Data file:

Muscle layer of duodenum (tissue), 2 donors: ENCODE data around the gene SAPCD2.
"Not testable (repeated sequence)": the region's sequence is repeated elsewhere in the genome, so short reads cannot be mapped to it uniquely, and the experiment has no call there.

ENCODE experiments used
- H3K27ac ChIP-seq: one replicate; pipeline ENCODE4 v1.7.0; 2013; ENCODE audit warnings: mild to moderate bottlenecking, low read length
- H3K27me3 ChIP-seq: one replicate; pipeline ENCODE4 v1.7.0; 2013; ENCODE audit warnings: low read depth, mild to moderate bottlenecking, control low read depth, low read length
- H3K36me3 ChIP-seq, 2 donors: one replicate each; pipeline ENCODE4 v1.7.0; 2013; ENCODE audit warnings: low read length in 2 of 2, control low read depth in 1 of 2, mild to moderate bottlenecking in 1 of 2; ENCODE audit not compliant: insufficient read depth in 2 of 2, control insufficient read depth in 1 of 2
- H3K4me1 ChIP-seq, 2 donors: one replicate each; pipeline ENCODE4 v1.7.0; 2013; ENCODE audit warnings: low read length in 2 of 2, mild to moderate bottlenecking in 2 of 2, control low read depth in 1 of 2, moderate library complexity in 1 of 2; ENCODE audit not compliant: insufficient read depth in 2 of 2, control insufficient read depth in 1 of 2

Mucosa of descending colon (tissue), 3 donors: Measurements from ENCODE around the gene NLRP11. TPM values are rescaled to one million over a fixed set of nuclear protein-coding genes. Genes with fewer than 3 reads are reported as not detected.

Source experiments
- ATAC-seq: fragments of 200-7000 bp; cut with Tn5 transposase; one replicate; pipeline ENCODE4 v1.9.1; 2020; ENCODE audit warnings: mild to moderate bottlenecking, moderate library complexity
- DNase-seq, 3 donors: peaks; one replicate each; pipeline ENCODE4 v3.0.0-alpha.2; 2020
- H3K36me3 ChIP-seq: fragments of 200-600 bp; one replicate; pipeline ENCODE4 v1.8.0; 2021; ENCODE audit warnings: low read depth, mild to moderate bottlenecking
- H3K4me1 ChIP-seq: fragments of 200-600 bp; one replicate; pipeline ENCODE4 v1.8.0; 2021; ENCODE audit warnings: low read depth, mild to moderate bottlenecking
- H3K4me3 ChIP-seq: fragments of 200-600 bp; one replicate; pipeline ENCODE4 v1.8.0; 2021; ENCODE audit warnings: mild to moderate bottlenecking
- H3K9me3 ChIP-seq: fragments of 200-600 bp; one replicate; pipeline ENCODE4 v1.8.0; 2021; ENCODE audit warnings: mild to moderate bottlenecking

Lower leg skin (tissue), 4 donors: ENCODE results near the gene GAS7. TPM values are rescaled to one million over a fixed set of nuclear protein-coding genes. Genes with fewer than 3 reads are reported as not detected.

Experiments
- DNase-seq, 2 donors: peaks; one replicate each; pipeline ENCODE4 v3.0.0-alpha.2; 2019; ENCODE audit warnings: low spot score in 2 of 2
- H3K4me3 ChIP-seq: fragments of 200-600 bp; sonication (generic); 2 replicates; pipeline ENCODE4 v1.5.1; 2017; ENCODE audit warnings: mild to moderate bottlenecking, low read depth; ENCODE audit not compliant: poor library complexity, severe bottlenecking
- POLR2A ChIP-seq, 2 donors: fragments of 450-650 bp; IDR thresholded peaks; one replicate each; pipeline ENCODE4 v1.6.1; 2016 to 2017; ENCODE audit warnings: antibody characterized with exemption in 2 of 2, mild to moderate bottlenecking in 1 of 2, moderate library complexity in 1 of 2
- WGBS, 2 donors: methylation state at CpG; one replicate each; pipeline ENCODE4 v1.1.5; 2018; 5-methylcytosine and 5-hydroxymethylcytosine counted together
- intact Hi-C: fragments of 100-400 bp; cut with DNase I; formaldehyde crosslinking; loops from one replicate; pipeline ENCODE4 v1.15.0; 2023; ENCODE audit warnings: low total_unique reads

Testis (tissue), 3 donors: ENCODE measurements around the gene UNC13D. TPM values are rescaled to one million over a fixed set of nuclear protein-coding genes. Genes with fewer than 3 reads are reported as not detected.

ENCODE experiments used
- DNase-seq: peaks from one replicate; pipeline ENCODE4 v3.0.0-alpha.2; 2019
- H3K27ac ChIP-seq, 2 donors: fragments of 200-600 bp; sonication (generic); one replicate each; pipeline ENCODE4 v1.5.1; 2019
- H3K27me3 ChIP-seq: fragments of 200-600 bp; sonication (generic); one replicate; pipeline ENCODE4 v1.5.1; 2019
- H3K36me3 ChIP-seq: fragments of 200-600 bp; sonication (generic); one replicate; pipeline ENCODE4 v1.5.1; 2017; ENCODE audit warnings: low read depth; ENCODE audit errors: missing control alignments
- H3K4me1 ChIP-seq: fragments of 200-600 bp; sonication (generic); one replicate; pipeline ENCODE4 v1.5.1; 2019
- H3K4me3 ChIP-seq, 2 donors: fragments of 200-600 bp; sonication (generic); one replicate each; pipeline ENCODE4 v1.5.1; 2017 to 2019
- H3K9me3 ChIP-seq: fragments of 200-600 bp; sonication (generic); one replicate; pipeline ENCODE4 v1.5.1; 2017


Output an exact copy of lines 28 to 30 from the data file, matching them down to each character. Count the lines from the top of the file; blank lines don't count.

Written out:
- H3K36me3 ChIP-seq: fragments of 200-600 bp; sonication (generic); one replicate; pipeline ENCODE4 v1.5.1; 2017; ENCODE audit warnings: low read depth; ENCODE audit errors: missing control alignments
- H3K4me1 ChIP-seq: fragments of 200-600 bp; sonication (generic); one replicate; pipeline ENCODE4 v1.5.1; 2019
- H3K4me3 ChIP-seq, 2 donors: fragments of 200-600 bp; sonication (generic); one replicate each; pipeline ENCODE4 v1.5.1; 2017 to 2019